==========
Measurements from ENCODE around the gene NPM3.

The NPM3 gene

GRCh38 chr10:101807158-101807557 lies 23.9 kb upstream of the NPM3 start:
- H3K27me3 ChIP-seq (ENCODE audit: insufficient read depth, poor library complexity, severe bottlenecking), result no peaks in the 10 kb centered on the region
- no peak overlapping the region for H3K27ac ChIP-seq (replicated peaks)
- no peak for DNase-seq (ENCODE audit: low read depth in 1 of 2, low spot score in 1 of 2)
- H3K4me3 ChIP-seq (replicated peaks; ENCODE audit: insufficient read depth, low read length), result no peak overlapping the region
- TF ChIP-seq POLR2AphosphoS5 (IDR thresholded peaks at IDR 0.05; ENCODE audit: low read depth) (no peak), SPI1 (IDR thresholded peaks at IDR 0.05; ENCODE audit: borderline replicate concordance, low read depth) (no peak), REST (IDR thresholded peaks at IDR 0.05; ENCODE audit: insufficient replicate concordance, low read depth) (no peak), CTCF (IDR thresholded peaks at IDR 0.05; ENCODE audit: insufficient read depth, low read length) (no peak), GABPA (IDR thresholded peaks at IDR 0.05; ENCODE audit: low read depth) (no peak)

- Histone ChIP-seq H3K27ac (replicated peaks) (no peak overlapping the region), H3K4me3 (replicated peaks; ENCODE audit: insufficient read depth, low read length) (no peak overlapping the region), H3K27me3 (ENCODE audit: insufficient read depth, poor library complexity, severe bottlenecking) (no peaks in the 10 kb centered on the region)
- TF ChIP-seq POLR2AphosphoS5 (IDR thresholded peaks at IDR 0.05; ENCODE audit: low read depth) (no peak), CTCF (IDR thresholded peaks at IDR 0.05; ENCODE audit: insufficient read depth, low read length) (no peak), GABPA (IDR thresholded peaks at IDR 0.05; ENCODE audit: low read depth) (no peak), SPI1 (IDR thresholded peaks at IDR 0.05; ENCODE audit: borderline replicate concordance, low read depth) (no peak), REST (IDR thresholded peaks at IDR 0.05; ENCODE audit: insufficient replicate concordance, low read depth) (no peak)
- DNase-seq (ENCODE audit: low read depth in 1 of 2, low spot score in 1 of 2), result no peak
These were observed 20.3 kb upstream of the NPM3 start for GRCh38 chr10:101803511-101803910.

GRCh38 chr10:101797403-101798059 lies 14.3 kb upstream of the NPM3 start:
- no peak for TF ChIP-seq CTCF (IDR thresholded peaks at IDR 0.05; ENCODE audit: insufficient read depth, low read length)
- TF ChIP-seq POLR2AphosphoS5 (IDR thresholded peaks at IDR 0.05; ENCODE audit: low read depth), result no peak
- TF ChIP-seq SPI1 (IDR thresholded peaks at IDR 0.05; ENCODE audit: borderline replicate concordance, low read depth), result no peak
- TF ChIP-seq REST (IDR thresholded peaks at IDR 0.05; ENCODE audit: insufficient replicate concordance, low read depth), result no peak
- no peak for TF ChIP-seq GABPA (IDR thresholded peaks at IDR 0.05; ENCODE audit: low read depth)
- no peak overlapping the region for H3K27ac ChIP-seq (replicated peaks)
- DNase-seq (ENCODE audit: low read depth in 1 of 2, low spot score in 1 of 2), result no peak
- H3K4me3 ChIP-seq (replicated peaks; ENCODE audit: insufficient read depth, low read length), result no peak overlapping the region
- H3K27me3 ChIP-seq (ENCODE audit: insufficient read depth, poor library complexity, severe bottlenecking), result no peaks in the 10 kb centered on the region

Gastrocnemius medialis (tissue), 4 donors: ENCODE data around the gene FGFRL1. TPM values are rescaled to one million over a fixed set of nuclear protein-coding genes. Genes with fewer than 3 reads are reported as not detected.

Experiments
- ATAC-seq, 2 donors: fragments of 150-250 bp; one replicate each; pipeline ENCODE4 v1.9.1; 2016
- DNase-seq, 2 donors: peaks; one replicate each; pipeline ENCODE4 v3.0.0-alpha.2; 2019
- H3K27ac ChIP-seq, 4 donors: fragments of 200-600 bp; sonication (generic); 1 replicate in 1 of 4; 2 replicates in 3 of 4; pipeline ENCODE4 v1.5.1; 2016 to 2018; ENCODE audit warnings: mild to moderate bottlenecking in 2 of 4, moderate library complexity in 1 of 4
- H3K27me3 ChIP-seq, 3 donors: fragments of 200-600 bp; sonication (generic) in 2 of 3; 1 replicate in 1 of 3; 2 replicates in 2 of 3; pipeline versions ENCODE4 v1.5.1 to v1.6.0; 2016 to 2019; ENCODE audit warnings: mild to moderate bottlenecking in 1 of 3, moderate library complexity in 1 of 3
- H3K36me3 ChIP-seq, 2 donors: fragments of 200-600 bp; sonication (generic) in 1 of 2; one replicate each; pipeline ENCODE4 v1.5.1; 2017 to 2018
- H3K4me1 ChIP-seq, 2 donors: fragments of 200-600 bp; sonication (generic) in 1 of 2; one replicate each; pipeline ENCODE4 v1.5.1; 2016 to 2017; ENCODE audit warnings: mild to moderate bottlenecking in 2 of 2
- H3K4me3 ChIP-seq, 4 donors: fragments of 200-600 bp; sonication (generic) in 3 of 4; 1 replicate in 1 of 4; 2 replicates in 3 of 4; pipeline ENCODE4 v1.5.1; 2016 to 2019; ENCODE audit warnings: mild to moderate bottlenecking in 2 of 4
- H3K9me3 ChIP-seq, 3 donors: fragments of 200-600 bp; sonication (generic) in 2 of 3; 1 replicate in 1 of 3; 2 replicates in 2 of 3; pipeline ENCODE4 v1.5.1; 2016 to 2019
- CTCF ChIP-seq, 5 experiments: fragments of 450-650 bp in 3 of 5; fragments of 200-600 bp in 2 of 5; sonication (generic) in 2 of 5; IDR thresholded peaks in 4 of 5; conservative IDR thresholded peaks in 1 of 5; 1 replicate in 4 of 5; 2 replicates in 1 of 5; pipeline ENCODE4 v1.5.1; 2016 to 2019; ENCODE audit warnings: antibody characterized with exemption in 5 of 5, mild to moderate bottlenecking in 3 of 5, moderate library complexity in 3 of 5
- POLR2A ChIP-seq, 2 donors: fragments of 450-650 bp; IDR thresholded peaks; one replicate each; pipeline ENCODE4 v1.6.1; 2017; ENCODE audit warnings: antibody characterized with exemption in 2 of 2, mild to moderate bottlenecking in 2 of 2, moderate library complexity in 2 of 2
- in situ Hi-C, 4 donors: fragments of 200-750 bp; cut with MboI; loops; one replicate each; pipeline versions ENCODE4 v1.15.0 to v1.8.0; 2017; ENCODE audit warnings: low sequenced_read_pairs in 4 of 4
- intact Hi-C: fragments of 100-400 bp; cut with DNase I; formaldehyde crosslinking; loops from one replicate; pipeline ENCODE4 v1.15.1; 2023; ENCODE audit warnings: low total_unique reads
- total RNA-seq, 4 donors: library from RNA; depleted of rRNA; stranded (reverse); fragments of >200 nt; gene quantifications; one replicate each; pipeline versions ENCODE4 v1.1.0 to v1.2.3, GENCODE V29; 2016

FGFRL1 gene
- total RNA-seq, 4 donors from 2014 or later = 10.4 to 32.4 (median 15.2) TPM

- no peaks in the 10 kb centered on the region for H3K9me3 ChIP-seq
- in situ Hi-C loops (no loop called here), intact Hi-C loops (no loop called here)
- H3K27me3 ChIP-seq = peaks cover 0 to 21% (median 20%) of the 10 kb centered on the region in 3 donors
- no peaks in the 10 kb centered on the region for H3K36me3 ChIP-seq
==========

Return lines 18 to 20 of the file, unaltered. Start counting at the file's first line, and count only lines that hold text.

- no peak for TF ChIP-seq GABPA (IDR thresholded peaks at IDR 0.05; ENCODE audit: low read depth)
- no peak overlapping the region for H3K27ac ChIP-seq (replicated peaks)
- DNase-seq (ENCODE audit: low read depth in 1 of 2, low spot score in 1 of 2), result no peak